14. Description of Customer Survey Variables GINO'S Samouel's Restaurant VS. Variable DescriptionVariable Type Restaurant Perceptions X1 Excellent Food Quality Metric X2 Attractive Interior Metric X3 Generous Portions Metric X4 Excellent Food Taste Metric X5 Good Value for the Money Metric X6 Friendly Employees Metric X7 Appears Clean & Neat Metric X8 Fun Place to Go Metric X9 Wide Variety of menu Items Metric X10 Reasonable Prices Metric X11 Courteous Employees Metric X12 Competent Employees Metric Selection Factor Rankings X13 Food Quality Nonmetric X14 Atmosphere Nonmetric X15 Prices Nonmetric X16 Employees Nonmetric Relationship Variables X17 Satisfaction Metric X18 Likely to Return in Future Metric X19 Recommend to Friend Metric X20 Frequency of Patronage Nonmetric X21 Length of Time a Customer Nonmetric Classification Variables X22 Gender Nonmetric X23 Age Nonmetric X24 Income Nonmetric X25 Competitor Nonmetric X26 Which AD Viewed (#1, 2 or 3) Nonmetric X27 AD Rating Metric X28 Respondents that Viewed Ads Nonmetric

15. Selected Variables from Samouel’s Customer Survey X1 – Excellent Food Quality Strongly Strongly Disagree Agree 1 2 3 4 5 6 7 X4 – Excellent Food Taste Strongly Strongly Disagree Agree 1 2 3 4 5 6 7 X9 – Wide Variety of Menu Items Strongly Strongly Disagree Agree 1 2 3 4 5 6 7 X18 – How likely are you to return to Samouel’s restaurant in the future? Definitely Will Definitely Will Not Return Return 1 2 3 4 5 6 7

16. Using SPSS to Compute a Multiple Regression Model: We want to compare Samouel’s customers’ perceptions with those of Gino’s, so go to the Data pull-down menu to split the sample. Scroll down and click on Split File, then on Compare Groups. Highlight variable X25 and move it into the box labeled “Groups based on:” and then click OK. Now you can run the regression and compare Samouel’s and Gino’s. The SPSS click through sequence is ANALYZE  REGRESSION  LINEAR. Highlight X18 and move it to the dependent variables box. Highlight X1, X4 and X9 and move them to the independent variables box. Use the default “Enter” in the Methods box. Click on the Statistics button and use the defaults for “Estimates” and “Model Fit”. Next click on “Descriptives” and then Continue. There are several other options you could select at the bottom of this dialog box but for now we will use the program defaults. Click on “OK” at the top right of the dialog box to run the regression. To run stepwise multiple regression, follow the same procedure as described above except go to the “Methods” box and where it has “Enter” as the default click on the arrow box and go to “Stepwise” and click on it. Then click on “OK” at the top right of the dialog box to run the stepwise regression.

17. Multiple Regression Dialog Boxes

18. Multiple Regression Output Adjusted R-Square = reduces the R2 by taking into account the sample size and the number of independent variables in the regression model (It becomes smaller as we have fewer observations per independent variable). R-Square = the amount of variation in Y explained by the X’s. Standard Error of the Estimate (SEE) = a measure of the accuracy of the regression predictions. It estimates the variation of the dependent variable values around the regression line. It should get smaller as we add more independent variables, if they predict well.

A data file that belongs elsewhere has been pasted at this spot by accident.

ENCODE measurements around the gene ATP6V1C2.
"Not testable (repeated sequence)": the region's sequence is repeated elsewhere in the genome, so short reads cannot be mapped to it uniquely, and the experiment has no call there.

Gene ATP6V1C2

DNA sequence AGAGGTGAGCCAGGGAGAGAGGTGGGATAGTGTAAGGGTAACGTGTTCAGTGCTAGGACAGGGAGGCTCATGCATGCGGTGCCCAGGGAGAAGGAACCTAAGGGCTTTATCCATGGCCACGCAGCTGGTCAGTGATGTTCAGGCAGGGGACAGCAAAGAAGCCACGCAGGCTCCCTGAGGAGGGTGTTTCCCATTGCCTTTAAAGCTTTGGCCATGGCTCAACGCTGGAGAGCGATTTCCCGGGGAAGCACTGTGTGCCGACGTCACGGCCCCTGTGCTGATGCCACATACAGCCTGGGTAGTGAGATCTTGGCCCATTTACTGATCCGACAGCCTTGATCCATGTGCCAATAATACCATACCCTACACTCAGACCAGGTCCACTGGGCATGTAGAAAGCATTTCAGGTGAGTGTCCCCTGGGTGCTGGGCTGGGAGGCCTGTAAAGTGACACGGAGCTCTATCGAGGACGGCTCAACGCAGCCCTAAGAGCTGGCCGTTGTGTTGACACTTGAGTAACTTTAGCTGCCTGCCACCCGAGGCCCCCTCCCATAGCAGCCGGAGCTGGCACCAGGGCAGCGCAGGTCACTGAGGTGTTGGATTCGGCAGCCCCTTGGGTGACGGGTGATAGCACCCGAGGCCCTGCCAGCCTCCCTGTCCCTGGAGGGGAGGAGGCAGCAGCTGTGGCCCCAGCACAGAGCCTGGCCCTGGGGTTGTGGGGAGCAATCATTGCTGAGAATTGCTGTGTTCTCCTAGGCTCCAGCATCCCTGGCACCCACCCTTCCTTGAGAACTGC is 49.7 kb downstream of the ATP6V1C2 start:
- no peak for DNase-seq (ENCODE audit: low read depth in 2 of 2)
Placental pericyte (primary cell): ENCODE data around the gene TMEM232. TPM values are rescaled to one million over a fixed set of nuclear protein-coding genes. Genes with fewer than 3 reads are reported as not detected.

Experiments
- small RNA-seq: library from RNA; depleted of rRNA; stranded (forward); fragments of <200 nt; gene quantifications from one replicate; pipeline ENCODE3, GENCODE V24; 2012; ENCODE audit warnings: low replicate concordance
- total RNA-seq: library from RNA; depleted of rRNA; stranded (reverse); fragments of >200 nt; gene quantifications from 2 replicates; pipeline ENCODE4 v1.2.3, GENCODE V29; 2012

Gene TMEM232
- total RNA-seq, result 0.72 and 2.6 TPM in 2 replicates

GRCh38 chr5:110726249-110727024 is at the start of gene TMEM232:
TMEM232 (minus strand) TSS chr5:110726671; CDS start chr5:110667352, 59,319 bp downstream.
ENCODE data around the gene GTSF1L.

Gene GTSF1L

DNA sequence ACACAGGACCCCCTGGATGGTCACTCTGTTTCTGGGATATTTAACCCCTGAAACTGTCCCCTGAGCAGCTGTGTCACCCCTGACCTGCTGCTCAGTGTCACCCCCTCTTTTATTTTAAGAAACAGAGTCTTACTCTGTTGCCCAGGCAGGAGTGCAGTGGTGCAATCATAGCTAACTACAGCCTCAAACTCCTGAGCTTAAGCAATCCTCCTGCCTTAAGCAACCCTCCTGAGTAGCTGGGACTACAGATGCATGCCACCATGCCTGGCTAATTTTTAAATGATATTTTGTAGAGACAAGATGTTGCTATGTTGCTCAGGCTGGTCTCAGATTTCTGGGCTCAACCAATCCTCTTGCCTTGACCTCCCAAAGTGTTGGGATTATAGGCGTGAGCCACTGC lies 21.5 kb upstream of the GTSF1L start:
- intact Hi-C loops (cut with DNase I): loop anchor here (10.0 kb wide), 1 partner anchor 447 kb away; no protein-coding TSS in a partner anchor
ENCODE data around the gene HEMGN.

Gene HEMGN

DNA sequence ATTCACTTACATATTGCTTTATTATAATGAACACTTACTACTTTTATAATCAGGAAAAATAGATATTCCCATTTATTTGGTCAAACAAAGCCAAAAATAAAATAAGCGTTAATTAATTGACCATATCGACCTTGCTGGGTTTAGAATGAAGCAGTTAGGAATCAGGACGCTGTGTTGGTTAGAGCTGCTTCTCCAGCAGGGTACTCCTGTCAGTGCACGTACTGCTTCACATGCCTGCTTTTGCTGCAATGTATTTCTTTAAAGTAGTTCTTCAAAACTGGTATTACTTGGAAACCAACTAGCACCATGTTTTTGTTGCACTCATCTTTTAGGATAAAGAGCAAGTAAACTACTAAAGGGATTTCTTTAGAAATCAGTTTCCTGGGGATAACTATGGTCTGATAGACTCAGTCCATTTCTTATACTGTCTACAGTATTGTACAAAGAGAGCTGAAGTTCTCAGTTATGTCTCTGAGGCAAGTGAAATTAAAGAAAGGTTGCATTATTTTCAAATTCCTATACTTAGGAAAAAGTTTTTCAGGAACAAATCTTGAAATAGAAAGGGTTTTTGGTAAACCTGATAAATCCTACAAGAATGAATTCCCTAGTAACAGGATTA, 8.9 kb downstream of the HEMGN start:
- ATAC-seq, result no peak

19. Multiple Regression Output continued . . . Degrees of freedom (df)  = the total number of observations minus the number of estimated parameters. For example, in estimating a regression model with a single independent variable, we estimate two parameters, the intercept (b0) and a regression coefficient for the independent variable (b1). If the number of degrees of freedom is small, the resulting prediction is less generalizable. Conversely, a large degrees-of-freedom value indicates the prediction is fairly “robust” with regard to being representative of the overall sample of respondents. Total Sum of Squares (SST) = total amount of variation that exists to be explained by the independent variables. TSS = the sum of SSE and SSR. Sum of Squares Regression (SSR) = the amount of improvement in explanation of the dependent variable attributable to the independent variables. Sum of Squared Errors (SSE) = the variance in the dependent variable not accounted for by the regression model = residual. The objective is to obtain the smallest possible sum of squared errors as a measure of prediction accuracy.

20. Multiple Regression Output continued . . . Beta interpretation = for every unit the Samouel’s X1 beta increases, X18 (dependent variable) will increase by .324 units. Only significant betas are interpreted (=/> .05). Constant term (b0) = also referred to as the intercept, it is the value on the Y axis (dependent variable axis) where the line defined by the regression equation crosses the axis.

21. Multiple RegressionLearning Checkpoint When should multiple regression be used? Why should multiple regression be used? What level of statistical significance and R2 would justify use of multiple regression? How do you use regression coefficients?